PubDate: 2016-12-15
      DOI: 10.1093/bjc/azw093
      Issue No: Vol. 57, No. 6 (2016)
       
  • Leveson five years on: the effect of the Leveson and Filkin Reports on
           relations between the Metropolitan Police and the national news media
    • Authors: Colbran M.
      Pages: 1502 - 1519
      Abstract: This paper re-examines certain previous conclusions from the classic literature on police/media relations in the United Kingdom in the wake of the Filkin and Leveson Reports. The paper draws on interviews with senior Metropolitan Police officers, press officers and national crime journalists and argues that previous conclusions about asymmetrical relations favouring the police are partially problematic, with the media being in possession of key resources that often give them the upper hand. The paper also explores the role of new media in crime reporting and exposing police misconduct and suggests a new transfiguration may be emerging in police/media relations, allowing the media partially to bypass police sources.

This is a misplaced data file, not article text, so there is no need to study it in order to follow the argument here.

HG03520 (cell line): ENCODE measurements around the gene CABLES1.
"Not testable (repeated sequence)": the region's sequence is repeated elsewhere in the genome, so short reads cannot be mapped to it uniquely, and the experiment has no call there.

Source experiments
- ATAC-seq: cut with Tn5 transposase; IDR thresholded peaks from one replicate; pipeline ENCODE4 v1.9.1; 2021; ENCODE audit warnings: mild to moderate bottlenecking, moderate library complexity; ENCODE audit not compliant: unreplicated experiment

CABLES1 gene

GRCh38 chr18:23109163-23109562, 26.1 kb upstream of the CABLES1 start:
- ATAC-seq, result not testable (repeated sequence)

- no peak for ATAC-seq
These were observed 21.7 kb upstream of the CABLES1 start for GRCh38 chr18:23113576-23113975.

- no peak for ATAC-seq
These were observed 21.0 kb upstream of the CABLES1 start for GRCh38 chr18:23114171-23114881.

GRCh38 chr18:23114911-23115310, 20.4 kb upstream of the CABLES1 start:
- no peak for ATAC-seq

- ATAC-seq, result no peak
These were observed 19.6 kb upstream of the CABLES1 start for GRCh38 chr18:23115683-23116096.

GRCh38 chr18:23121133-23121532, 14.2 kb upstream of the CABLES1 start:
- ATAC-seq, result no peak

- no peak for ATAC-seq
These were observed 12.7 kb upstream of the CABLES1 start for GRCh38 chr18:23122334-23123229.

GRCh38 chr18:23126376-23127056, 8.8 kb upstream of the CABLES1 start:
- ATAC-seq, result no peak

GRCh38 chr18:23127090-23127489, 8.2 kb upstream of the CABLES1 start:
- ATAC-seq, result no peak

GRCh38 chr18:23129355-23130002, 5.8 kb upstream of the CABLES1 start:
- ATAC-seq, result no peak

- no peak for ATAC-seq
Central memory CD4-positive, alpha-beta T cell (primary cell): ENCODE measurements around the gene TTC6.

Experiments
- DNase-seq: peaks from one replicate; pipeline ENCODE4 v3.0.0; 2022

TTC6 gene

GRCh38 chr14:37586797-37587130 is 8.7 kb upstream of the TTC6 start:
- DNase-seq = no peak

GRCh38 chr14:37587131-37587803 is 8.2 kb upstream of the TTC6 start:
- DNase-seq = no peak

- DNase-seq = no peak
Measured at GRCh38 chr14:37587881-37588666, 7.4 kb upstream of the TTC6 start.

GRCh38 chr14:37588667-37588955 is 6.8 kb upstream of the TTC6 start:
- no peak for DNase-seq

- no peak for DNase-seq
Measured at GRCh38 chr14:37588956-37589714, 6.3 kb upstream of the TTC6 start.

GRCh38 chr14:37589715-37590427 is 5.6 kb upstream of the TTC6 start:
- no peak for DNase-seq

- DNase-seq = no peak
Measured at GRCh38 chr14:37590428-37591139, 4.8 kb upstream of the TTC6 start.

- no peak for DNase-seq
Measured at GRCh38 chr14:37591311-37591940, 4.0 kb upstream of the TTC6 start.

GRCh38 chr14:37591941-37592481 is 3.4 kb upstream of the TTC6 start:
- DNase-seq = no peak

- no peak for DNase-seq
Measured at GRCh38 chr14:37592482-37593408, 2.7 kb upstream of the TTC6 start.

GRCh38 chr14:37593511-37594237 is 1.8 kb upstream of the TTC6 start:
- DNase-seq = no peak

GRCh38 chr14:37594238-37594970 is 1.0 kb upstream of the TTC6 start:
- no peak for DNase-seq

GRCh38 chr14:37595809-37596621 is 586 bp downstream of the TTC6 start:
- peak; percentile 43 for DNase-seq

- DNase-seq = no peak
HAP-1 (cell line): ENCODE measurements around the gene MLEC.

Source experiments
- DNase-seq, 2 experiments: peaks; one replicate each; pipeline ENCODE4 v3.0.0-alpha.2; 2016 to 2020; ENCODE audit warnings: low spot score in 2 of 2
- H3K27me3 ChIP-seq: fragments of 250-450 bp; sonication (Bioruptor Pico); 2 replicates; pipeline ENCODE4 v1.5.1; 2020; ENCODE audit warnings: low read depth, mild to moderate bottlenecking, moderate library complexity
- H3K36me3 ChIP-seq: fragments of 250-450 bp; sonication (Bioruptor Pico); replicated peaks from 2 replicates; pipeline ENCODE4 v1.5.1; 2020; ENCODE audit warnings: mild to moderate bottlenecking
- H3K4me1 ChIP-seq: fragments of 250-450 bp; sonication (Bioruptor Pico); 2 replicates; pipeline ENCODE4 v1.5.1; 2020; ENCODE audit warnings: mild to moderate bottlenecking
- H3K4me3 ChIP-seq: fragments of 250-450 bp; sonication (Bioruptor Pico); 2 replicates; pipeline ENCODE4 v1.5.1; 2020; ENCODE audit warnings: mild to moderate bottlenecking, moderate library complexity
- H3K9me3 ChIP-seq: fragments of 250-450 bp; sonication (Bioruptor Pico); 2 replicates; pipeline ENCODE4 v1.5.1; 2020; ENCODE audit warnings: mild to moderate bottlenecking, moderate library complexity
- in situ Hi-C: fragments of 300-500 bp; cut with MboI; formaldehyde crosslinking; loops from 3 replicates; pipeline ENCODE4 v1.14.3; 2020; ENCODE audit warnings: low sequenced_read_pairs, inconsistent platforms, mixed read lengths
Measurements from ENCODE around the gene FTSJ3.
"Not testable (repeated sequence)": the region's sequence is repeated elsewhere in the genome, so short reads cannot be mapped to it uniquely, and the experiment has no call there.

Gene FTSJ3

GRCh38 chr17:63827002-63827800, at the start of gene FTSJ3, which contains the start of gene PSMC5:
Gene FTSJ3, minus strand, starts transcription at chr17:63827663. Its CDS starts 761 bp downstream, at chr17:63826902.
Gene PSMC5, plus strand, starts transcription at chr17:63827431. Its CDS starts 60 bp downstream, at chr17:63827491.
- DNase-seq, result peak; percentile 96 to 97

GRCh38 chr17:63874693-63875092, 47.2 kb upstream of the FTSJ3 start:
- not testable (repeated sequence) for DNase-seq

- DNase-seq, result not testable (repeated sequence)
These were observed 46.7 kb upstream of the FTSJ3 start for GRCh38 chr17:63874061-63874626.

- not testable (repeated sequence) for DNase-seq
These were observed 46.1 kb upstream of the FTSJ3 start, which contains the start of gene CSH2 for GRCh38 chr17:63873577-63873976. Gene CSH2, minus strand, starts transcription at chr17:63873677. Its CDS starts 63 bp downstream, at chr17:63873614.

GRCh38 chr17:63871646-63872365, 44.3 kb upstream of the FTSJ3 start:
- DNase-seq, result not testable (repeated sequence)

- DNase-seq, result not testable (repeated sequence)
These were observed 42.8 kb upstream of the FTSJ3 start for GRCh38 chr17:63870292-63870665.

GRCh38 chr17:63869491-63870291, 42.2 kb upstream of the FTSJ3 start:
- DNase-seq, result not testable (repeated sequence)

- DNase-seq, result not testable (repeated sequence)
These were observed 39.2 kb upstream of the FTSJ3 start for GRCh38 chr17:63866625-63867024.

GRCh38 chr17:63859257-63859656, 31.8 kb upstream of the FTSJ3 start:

PubDate: 2016-10-15
      DOI: 10.1093/bjc/azw077
      Issue No: Vol. 57, No. 6 (2016)